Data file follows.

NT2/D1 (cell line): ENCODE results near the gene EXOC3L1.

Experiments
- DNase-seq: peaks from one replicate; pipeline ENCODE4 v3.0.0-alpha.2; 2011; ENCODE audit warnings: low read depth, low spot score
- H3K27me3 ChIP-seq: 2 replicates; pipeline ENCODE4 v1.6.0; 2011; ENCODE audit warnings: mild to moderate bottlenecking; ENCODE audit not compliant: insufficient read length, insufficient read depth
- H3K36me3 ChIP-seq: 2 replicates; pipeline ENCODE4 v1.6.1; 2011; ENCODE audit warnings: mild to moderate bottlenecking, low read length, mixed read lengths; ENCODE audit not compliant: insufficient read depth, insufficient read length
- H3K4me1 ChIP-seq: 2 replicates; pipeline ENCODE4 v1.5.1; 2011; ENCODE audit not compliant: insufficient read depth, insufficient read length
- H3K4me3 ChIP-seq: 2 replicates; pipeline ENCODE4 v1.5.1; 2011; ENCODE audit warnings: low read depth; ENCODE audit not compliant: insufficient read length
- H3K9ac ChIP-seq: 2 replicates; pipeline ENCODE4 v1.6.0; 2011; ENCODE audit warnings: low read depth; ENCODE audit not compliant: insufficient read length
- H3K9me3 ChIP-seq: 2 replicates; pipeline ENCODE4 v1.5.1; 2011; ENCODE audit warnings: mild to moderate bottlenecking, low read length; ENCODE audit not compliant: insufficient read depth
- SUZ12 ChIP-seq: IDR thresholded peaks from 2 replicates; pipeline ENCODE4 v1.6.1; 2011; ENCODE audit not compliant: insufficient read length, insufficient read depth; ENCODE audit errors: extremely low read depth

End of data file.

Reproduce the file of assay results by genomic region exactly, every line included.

NT2/D1 (cell line): ENCODE results near the gene EXOC3L1.

Experiments
- DNase-seq: peaks from one replicate; pipeline ENCODE4 v3.0.0-alpha.2; 2011; ENCODE audit warnings: low read depth, low spot score
- H3K27me3 ChIP-seq: 2 replicates; pipeline ENCODE4 v1.6.0; 2011; ENCODE audit warnings: mild to moderate bottlenecking; ENCODE audit not compliant: insufficient read length, insufficient read depth
- H3K36me3 ChIP-seq: 2 replicates; pipeline ENCODE4 v1.6.1; 2011; ENCODE audit warnings: mild to moderate bottlenecking, low read length, mixed read lengths; ENCODE audit not compliant: insufficient read depth, insufficient read length
- H3K4me1 ChIP-seq: 2 replicates; pipeline ENCODE4 v1.5.1; 2011; ENCODE audit not compliant: insufficient read depth, insufficient read length
- H3K4me3 ChIP-seq: 2 replicates; pipeline ENCODE4 v1.5.1; 2011; ENCODE audit warnings: low read depth; ENCODE audit not compliant: insufficient read length
- H3K9ac ChIP-seq: 2 replicates; pipeline ENCODE4 v1.6.0; 2011; ENCODE audit warnings: low read depth; ENCODE audit not compliant: insufficient read length
- H3K9me3 ChIP-seq: 2 replicates; pipeline ENCODE4 v1.5.1; 2011; ENCODE audit warnings: mild to moderate bottlenecking, low read length; ENCODE audit not compliant: insufficient read depth
- SUZ12 ChIP-seq: IDR thresholded peaks from 2 replicates; pipeline ENCODE4 v1.6.1; 2011; ENCODE audit not compliant: insufficient read length, insufficient read depth; ENCODE audit errors: extremely low read depth